In addition, proponents and land managers should refer to the Recovery Plan (where available) or the Conservation Advice (where available) for recovery, mitigation and conservation information.
|EPBC Act Listing Status||Listed as Extinct|
|Adopted/Made Recovery Plans|
Federal Register of
Declaration under s178, s181, and s183 of the Environment Protection and Biodiversity Conservation Act 1999 - List of threatened species, List of threatened ecological communities and List of threatening processes (Commonwealth of Australia, 2000) [Legislative Instrument].
|State Listing Status||
|Scientific name||Monogramma dareicarpa |
|Reference||Species Filicum 5 (1864) 121, t. 288A.|
|Distribution map||Species Distribution Map not available for this taxon.|
Flora of Australia 48: 291 (1998).
Scientific name: Monogramma dareicarpa
Common name: Grass Fern
The Grass Fern was among the smallest of all ferns. The rhizome (horizontal underground stem) was creeping, slender and sparsely branched, forming a mat. It lacked hairy roots and was densely covered in shiny scales (Jones 1998b).
The fronds (fern leaves) could be spaced or crowded. The leaf surface was narrow, either oblong-lance-shaped, spoon-shaped or sickle-shaped, between 15 cm long and 12 mm wide. Leaves were bright green, leathery and smooth. The leaf veins, which consisted of a mid-vein with or without lateral veins, were not prominent (Jones 1998b).
The narrow, pocket-shaped spore capsules were 410 mm in length and located in a groove close to the mid-vein towards the leaf tip. As the spores matured, the protective flap-like covering separated from the leaf surface. The species had numerous leaf hairs among the spore capsules (Jones 1998b).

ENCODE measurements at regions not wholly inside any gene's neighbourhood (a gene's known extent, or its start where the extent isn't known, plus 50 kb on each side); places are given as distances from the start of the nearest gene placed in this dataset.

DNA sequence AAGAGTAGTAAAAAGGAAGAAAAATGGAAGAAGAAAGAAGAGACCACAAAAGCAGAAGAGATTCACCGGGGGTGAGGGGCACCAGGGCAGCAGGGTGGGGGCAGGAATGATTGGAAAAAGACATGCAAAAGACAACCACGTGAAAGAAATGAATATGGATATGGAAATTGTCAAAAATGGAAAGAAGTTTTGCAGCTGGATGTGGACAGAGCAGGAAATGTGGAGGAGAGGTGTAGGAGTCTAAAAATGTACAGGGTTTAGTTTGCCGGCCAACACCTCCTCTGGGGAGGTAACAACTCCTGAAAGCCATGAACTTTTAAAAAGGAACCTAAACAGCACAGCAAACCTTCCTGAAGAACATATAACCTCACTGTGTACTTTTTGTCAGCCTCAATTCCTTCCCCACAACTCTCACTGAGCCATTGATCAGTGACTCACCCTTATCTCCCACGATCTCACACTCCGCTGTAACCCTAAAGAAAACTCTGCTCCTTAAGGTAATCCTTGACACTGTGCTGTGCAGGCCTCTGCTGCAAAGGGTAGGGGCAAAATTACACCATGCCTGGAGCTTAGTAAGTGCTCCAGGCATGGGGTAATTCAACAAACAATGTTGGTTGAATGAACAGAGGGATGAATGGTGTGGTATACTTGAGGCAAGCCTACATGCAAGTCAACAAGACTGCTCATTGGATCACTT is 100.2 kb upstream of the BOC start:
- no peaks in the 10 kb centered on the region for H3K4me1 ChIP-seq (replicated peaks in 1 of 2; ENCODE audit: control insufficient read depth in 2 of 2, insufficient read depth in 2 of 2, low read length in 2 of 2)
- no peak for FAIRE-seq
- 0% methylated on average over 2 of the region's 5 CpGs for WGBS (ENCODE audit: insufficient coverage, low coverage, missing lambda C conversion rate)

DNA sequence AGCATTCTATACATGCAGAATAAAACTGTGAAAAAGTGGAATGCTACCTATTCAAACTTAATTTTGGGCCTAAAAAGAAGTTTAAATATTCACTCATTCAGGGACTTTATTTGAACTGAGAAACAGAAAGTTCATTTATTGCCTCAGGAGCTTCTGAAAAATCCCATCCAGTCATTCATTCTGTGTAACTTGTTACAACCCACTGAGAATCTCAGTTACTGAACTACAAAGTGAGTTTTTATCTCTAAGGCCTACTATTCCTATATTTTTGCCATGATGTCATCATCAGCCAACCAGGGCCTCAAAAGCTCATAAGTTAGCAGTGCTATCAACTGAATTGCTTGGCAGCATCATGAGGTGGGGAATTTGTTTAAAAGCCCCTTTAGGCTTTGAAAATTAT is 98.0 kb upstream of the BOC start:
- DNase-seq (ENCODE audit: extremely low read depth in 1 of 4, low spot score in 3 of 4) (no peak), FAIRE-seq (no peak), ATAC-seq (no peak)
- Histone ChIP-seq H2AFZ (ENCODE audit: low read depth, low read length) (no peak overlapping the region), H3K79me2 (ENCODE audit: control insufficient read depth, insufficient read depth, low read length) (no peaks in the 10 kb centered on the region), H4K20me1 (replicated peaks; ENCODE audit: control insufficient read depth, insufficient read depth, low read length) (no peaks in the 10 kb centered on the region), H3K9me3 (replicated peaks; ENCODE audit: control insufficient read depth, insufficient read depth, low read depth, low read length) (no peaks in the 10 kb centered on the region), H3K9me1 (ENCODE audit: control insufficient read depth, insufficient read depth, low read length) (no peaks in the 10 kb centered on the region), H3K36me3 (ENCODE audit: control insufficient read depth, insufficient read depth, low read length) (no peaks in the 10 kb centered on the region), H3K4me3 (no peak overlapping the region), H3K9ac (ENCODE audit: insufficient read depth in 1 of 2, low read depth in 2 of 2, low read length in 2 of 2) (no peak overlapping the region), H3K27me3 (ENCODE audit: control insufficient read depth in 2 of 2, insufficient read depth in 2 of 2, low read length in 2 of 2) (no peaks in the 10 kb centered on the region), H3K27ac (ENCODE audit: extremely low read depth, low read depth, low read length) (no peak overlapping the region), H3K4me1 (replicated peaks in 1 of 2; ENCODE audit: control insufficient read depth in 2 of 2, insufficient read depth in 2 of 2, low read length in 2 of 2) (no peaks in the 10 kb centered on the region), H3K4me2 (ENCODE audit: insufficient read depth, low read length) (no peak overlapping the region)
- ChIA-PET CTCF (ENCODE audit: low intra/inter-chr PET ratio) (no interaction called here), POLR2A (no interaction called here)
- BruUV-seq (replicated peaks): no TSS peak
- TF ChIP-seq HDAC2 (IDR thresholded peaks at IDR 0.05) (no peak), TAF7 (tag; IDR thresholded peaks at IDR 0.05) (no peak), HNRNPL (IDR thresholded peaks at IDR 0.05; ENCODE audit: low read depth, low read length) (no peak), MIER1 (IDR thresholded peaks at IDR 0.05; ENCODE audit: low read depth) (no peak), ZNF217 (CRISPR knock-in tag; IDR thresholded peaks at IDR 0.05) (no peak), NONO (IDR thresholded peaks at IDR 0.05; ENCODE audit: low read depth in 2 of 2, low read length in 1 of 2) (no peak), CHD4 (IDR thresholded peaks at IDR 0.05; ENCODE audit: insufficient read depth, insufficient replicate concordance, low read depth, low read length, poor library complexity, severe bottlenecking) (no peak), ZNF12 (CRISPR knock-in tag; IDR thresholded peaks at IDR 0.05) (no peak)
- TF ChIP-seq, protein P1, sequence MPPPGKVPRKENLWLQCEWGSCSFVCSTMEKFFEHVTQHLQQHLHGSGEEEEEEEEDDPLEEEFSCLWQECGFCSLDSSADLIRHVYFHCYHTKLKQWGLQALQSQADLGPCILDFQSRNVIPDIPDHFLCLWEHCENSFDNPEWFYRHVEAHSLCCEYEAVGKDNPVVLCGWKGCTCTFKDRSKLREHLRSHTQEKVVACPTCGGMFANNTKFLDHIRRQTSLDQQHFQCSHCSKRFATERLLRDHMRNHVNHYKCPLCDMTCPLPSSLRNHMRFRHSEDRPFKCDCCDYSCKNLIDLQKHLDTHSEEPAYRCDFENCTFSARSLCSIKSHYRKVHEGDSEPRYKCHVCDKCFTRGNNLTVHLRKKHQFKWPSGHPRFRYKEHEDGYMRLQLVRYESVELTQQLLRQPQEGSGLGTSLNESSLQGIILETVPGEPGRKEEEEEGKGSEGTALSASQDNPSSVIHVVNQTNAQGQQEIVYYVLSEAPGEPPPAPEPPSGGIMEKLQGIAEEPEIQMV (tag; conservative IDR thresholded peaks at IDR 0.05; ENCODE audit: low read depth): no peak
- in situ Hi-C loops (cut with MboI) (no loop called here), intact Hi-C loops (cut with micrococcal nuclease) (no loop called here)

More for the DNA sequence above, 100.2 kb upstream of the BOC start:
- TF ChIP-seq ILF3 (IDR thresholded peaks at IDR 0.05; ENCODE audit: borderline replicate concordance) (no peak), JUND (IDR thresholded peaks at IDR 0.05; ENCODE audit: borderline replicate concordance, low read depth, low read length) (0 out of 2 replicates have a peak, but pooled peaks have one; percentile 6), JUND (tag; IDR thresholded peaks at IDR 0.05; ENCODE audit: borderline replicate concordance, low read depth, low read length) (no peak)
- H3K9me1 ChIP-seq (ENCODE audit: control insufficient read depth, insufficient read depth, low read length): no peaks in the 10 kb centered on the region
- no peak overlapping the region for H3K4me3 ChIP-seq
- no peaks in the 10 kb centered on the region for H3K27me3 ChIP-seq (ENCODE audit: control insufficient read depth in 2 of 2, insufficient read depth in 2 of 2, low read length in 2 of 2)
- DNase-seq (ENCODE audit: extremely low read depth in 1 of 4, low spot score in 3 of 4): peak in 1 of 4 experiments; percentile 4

The Grass Fern was recorded from Mt Bellenden Ker in North Queensland, but confirmatory specimens are lacking despite several searches of the locality (Jones 1998b).
The Grass Fern is also known from the Philippines, Indonesia and New Guinea (Jones 1998b).
The Grass Fern was recorded growing among moss on tree trunks in rainforest in the Philippines, Indonesia and New Guinea (Jones 1998b). No details of its habitat in Queensland were recorded.
As a member of the fern family the Grass Fern did not possess flowers, but reproduced by means of spores (Jones 1998b). The timing of spore release is unknown.
The reasons for the decline and extinction of the Grass Fern in northern Queensland are unknown.
The following table lists known and perceived threats to this species. Threats are based on the International Union for Conservation of Nature and Natural Resources (IUCN) threat classification version 1.1.
|Threat Class||Threatening Species||References|
|Uncategorised:Uncategorised:threats not specified||Monogramma dareicarpa in Species Profile and Threats (SPRAT) database (Department of the Environment and Heritage, 2006qp) [Internet].|
Jones, D.L. (1998b). Vittariaceae. In: Flora of Australia. 48:288-295. Melbourne, Victoria: ABRS and CSIRO.
This database is designed to provide statutory, biological and ecological information on species and ecological communities, migratory species, marine species, and species and species products subject to international trade and commercial use protected under the Environment Protection and Biodiversity Conservation Act 1999 (the EPBC Act). It has been compiled from a range of sources including listing advice, recovery plans, published literature and individual experts. While reasonable efforts have been made to ensure the accuracy of the information, no guarantee is given, nor responsibility taken, by the Commonwealth for its accuracy, currency or completeness. The Commonwealth does not accept any responsibility for any loss or damage that may be occasioned directly or indirectly through the use of, or reliance on, the information contained in this database. The information contained in this database does not necessarily represent the views of the Commonwealth. This database is not intended to be a complete source of information on the matters it deals with. Individuals and organisations should consider all the available information, including that available from other sources, in deciding whether there is a need to make a referral or apply for a permit or exemption under the EPBC Act.
Citation: Department of the Environment (2014). Monogramma dareicarpa in Species Profile and Threats Database, Department of the Environment, Canberra. Available from: http://www.environment.gov.au/sprat. Accessed Fri, 14 Mar 2014 04:29:20 +1100.